Granny's Notes - the writing of Sue Gerard

Chub’s Uncle Archie used to tell about th...

Chub’s Uncle Archie used to tell about the country girl who was propositioned on the streets of New York. “Oh, no!” she said, “Only for family and a few close friends but never for money.” That’s the answer I gave to a woman who wanted me to make tiles for a cabinet top in her new home: “... never for money.”

I never intended to make another tile after making more than a hundred for our daughter’s front entrance and hearth. I rolled, measured and cut strips of clay somewhat larger than my pattern and moved them to boards for slow drying. When the strips were “leather hard” I cut tiles to the exact size needed. Then began the “idiot work” -- endlessly turning them over and moving them to dry boards -- and drying boards in the sun.

However, Mallory Mayse didn’t give up. She had her heart set on handmade tiles and she offered to help make them. I liked this vivacious woman with a happy outlook on life. “OK,” I said. We’ll do them in spite of my policy of “never for money.” She was a delightful conversationalist and we made the monotonous chore bearable by chatting while we worked. One day Susie talked lovingly about her grandparents’ cottage on a lake in Michigan. “Mal and I spent our honeymoon there, and now our girls have happy childhood memories of the place,” she said.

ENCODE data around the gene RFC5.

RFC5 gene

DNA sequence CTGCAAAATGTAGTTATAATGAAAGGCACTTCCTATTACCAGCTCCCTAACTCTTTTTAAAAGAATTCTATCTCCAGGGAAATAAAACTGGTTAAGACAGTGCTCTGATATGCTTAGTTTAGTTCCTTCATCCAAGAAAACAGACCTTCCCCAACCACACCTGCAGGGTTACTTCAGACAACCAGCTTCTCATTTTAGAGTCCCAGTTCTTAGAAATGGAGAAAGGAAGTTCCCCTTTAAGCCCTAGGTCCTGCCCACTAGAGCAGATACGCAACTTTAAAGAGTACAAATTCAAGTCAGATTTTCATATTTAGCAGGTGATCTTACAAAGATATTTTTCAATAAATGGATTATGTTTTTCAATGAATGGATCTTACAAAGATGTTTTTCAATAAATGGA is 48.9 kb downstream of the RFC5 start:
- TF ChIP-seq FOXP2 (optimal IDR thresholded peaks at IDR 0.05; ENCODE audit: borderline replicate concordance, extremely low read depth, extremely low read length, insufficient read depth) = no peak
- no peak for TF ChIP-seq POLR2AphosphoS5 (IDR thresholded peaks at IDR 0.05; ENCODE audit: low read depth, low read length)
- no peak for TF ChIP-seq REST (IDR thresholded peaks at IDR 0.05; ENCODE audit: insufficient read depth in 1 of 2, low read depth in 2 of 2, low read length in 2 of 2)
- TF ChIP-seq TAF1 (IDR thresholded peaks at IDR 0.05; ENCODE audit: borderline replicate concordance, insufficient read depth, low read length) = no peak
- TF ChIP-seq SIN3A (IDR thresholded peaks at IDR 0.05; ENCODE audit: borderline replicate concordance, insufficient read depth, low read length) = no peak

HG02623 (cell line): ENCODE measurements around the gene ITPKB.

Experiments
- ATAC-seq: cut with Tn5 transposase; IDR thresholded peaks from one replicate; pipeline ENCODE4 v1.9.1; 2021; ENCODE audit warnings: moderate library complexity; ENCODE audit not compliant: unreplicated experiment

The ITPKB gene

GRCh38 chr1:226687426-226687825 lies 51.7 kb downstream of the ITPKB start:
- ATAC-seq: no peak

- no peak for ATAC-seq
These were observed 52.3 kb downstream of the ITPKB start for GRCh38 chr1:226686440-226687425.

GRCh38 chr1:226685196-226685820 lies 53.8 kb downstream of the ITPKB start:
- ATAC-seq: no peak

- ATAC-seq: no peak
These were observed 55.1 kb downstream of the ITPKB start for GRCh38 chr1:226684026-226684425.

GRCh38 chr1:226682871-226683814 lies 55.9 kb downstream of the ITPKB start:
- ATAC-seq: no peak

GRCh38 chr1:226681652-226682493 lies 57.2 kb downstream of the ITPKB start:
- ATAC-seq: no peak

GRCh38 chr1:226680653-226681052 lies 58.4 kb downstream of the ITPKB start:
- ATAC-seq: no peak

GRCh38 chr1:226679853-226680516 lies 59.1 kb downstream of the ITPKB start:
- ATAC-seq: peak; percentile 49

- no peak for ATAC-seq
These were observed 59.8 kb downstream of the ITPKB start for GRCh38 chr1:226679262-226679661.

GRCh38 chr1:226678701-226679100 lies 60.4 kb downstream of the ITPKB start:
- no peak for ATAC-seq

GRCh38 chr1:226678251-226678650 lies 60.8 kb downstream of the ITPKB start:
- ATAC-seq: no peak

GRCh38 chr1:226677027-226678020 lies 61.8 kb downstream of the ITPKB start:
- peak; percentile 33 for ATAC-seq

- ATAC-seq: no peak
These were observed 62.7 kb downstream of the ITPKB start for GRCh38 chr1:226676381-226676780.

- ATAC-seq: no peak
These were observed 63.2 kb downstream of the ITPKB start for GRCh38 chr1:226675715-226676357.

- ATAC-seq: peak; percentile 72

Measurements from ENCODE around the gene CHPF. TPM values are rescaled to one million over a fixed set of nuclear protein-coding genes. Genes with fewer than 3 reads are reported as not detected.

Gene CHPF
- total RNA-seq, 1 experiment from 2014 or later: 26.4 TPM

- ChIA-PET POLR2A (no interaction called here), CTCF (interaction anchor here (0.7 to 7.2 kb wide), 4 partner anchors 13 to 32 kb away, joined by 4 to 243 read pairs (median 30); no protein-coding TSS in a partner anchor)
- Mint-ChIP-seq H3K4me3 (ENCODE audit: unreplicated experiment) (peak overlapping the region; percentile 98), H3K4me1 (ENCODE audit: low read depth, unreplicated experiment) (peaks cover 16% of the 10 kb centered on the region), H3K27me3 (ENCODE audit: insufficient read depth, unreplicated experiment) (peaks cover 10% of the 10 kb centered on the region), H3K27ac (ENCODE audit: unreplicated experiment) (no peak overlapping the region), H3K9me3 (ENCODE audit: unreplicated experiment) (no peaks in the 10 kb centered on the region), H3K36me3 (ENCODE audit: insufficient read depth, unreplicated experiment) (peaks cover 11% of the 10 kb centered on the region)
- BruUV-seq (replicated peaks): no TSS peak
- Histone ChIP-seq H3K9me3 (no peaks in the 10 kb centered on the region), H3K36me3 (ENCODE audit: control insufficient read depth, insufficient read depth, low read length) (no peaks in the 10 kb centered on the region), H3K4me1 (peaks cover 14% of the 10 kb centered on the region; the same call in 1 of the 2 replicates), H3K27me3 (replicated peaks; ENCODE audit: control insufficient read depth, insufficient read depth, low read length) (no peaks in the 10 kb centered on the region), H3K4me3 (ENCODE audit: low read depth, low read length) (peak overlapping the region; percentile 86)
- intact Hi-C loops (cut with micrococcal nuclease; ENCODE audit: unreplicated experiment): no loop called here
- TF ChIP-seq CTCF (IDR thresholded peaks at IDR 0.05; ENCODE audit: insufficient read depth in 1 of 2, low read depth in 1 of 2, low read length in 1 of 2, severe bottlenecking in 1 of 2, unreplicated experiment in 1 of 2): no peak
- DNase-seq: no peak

I told her that I once spent two weeks at a lake cottage in Michigan with a school chum’s family. She asked where that was and I said, “Somewhere near Coldwater.”

“You’re kidding!” Susie said, “Our cottage is on a lake near Coldwater, Morrison lake.” Several MU professors who taught in summer school owned cottages where their wives took the children to escape Missouri’s heat. I said, “Betsy’s father was going to drive up for a short vacation and to close the cottage for winter. When Professor Kempster called...”

“Kempster!” Susie screamed. “Kempsters sold that cottage to my grandparents!” Tile drying stopped while we talked about that beautiful spot in this small world. Much later she told me how sad they all were; they were having to part with the Morrison Lake property. Each person would choose a memento, something to remember their happy times there. “One of our girls chose an old white table that was in the root cellar there, covered with years of mold.” Somehow it reminded her of special people and events.

“If there were just some way to keep a part of it -- the lake, I mean, and the beach...” Susie said plaintively. I consoled her, saying, “You could bring some sand. I’ll mix it with Missouri clay and make something for you.” Susie’s dark eyes danced. “And lake water! Could you use that, too?” Yes. “That would tie Michigan and Missouri together,” she said, somewhat relieved.

She brought two liters of Morrison Lake water and enough sand that we could sieve out the larger grains. That special clay is in my workshop, aged and ready to be made into pitchers. They’ll remind the Mayse girls of wonderful times at their grandparents’ cottage on the lake near Coldwater.

Recently Mal Mayse decided to clean up the old table. Written on the underneath side were the words “for KEMPSTER.” When I make the pitchers I’ll save some Michigan/Missouri clay, enough to make a tile: “In memory of Professor and Mrs. Harry L. Kempster and ‘Betsy,’ Morrison Lake, near Coldwater, Mi.”

That will remind me that at age 14 we stood around that very same old table and drank Postum with our peanut butter sandwiches.

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